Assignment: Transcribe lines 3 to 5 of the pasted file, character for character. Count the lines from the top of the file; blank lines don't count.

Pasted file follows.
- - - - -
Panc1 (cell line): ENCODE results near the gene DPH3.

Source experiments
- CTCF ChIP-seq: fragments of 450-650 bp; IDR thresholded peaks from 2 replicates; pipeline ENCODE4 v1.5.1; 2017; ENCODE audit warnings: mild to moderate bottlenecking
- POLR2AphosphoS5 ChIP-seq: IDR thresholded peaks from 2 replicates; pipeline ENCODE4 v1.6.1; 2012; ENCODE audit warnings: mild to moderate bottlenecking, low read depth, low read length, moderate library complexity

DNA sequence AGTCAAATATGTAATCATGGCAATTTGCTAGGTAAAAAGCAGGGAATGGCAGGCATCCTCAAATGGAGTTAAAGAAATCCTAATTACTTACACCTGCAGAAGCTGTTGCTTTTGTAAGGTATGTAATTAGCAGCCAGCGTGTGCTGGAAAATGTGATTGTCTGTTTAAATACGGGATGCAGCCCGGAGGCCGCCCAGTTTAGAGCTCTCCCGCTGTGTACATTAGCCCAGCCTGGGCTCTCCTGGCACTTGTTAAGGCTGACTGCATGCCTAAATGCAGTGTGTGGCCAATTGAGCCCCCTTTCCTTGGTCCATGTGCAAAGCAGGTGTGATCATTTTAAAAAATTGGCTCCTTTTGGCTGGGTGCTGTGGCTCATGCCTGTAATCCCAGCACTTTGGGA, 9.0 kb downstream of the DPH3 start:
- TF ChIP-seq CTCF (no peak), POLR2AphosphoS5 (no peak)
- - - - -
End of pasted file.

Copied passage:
- CTCF ChIP-seq: fragments of 450-650 bp; IDR thresholded peaks from 2 replicates; pipeline ENCODE4 v1.5.1; 2017; ENCODE audit warnings: mild to moderate bottlenecking
- POLR2AphosphoS5 ChIP-seq: IDR thresholded peaks from 2 replicates; pipeline ENCODE4 v1.6.1; 2012; ENCODE audit warnings: mild to moderate bottlenecking, low read depth, low read length, moderate library complexity

DNA sequence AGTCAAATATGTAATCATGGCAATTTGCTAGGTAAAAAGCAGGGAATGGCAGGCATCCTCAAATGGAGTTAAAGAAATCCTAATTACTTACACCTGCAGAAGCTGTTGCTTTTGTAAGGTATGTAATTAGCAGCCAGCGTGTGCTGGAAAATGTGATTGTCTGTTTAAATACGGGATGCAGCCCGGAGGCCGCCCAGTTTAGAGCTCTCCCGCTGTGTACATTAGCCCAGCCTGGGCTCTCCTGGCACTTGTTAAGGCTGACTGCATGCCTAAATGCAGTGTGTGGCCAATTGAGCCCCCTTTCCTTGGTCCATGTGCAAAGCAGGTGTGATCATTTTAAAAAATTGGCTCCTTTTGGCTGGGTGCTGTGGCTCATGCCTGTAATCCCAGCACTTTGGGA, 9.0 kb downstream of the DPH3 start: